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Curr Biol. 2008 May 6;18(9):672-7. doi: 10.1016/j.cub.2008.04.008.

Natural variation in leaf morphology results from mutation of a novel KNOX gene.

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1
Section of Plant Biology, University California Davis, Davis, CA 95616, USA.

Abstract

Striking diversity in size, arrangement, and complexity of leaves can sometimes be seen in closely related species. One such variation is found between wild tomato species collected by Charles Darwin from the Galapagos Islands [1-5]. Here, we show that a single-nucleotide deletion in the promoter of the PETROSELINUM (PTS) [3] gene upregulates the gene product in leaves and is responsible for the natural variation in leaf shape in the Galapagean tomatoes. PTS encodes a novel KNOTTED1-LIKE HOMEOBOX (KNOX) gene that lacks a homeodomain. We also showed that the tomato classical mutant bipinnata (bip) [6], which recapitulates the Pts phenotype, results from the loss of function of a BEL-LIKE HOMEODOMAIN (BELL) gene, BIP. We used bimolecular fluorescence complementation and two-hybrid competition assays to show that PTS represses KNOX1 protein interactions with BIP, as well as subsequent nuclear localization of this transcriptional complex. We suggest that natural variation in leaf shape can be created with a rheostat-like mechanism that alters the KNOX1 protein interaction network specifically during leaf development. This subtle change in interaction between transcription factors leaves essential KNOX1 function in the shoot apical meristem intact and appears to be a facile way to alter leaf morphology during evolution.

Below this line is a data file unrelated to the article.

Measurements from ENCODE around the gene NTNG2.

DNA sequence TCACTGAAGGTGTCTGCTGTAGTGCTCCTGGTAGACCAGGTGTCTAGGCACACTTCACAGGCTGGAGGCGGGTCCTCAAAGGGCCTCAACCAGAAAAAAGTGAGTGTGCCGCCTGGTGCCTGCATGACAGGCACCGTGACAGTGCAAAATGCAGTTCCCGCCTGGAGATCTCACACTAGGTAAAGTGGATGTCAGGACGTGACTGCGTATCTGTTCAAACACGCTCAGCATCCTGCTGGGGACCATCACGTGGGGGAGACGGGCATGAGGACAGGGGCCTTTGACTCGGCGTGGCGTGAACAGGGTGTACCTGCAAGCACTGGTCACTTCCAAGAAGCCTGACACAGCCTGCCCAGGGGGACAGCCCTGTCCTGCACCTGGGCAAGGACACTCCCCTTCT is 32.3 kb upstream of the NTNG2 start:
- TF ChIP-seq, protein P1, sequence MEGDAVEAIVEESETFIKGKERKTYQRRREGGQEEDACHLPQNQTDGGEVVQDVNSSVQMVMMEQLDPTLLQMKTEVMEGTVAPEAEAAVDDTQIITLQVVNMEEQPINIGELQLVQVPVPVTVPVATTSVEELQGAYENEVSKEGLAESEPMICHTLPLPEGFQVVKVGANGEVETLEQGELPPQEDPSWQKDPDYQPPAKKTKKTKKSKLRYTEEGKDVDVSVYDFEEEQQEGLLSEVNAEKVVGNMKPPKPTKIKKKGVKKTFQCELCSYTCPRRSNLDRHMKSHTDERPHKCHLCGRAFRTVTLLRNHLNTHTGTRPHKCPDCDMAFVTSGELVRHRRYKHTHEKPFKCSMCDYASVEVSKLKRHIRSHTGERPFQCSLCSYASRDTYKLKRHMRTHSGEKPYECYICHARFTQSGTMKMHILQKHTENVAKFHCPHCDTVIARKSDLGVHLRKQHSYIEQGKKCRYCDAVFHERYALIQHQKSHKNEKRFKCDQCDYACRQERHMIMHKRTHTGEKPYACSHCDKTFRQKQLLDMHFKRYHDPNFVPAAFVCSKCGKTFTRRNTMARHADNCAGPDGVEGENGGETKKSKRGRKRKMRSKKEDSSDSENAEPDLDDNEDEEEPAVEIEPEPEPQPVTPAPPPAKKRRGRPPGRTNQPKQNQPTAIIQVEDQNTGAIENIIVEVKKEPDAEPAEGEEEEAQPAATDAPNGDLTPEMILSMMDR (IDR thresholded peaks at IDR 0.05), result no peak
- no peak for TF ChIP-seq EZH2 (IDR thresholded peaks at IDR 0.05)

PMID:
18424140
DOI:
10.1016/j.cub.2008.04.008
[Indexed for MEDLINE]
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